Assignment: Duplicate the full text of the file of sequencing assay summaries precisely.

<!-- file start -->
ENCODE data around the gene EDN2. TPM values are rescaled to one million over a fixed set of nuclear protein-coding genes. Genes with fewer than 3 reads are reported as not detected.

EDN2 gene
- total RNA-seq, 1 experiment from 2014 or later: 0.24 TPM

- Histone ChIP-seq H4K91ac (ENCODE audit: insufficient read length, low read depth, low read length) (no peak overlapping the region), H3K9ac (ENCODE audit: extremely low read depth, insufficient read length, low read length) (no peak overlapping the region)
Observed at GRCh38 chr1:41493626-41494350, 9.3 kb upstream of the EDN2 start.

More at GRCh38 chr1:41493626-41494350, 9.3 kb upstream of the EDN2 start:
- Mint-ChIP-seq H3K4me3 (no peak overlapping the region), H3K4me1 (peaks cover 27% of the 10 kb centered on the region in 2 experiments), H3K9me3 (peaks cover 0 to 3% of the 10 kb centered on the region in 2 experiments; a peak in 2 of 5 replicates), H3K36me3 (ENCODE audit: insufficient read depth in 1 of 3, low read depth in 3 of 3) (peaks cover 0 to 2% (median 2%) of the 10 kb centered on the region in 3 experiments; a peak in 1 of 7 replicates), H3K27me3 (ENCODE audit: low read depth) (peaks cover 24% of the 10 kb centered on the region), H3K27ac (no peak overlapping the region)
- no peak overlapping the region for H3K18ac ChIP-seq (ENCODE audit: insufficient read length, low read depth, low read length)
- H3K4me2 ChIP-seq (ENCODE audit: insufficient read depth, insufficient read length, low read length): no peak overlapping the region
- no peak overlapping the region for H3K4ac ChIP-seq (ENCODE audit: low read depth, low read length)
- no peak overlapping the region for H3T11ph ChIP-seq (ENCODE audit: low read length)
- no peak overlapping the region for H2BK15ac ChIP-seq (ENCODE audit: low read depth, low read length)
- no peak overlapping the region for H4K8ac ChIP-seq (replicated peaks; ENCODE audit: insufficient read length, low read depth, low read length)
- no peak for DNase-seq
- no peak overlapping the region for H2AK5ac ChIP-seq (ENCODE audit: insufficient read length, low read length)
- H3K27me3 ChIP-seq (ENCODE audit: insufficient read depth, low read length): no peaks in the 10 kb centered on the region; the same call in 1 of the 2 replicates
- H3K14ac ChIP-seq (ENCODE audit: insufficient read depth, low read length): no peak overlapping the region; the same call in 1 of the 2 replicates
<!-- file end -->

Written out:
ENCODE data around the gene EDN2. TPM values are rescaled to one million over a fixed set of nuclear protein-coding genes. Genes with fewer than 3 reads are reported as not detected.

EDN2 gene
- total RNA-seq, 1 experiment from 2014 or later: 0.24 TPM

- Histone ChIP-seq H4K91ac (ENCODE audit: insufficient read length, low read depth, low read length) (no peak overlapping the region), H3K9ac (ENCODE audit: extremely low read depth, insufficient read length, low read length) (no peak overlapping the region)
Observed at GRCh38 chr1:41493626-41494350, 9.3 kb upstream of the EDN2 start.

More at GRCh38 chr1:41493626-41494350, 9.3 kb upstream of the EDN2 start:
- Mint-ChIP-seq H3K4me3 (no peak overlapping the region), H3K4me1 (peaks cover 27% of the 10 kb centered on the region in 2 experiments), H3K9me3 (peaks cover 0 to 3% of the 10 kb centered on the region in 2 experiments; a peak in 2 of 5 replicates), H3K36me3 (ENCODE audit: insufficient read depth in 1 of 3, low read depth in 3 of 3) (peaks cover 0 to 2% (median 2%) of the 10 kb centered on the region in 3 experiments; a peak in 1 of 7 replicates), H3K27me3 (ENCODE audit: low read depth) (peaks cover 24% of the 10 kb centered on the region), H3K27ac (no peak overlapping the region)
- no peak overlapping the region for H3K18ac ChIP-seq (ENCODE audit: insufficient read length, low read depth, low read length)
- H3K4me2 ChIP-seq (ENCODE audit: insufficient read depth, insufficient read length, low read length): no peak overlapping the region
- no peak overlapping the region for H3K4ac ChIP-seq (ENCODE audit: low read depth, low read length)
- no peak overlapping the region for H3T11ph ChIP-seq (ENCODE audit: low read length)
- no peak overlapping the region for H2BK15ac ChIP-seq (ENCODE audit: low read depth, low read length)
- no peak overlapping the region for H4K8ac ChIP-seq (replicated peaks; ENCODE audit: insufficient read length, low read depth, low read length)
- no peak for DNase-seq
- no peak overlapping the region for H2AK5ac ChIP-seq (ENCODE audit: insufficient read length, low read length)
- H3K27me3 ChIP-seq (ENCODE audit: insufficient read depth, low read length): no peaks in the 10 kb centered on the region; the same call in 1 of the 2 replicates
- H3K14ac ChIP-seq (ENCODE audit: insufficient read depth, low read length): no peak overlapping the region; the same call in 1 of the 2 replicates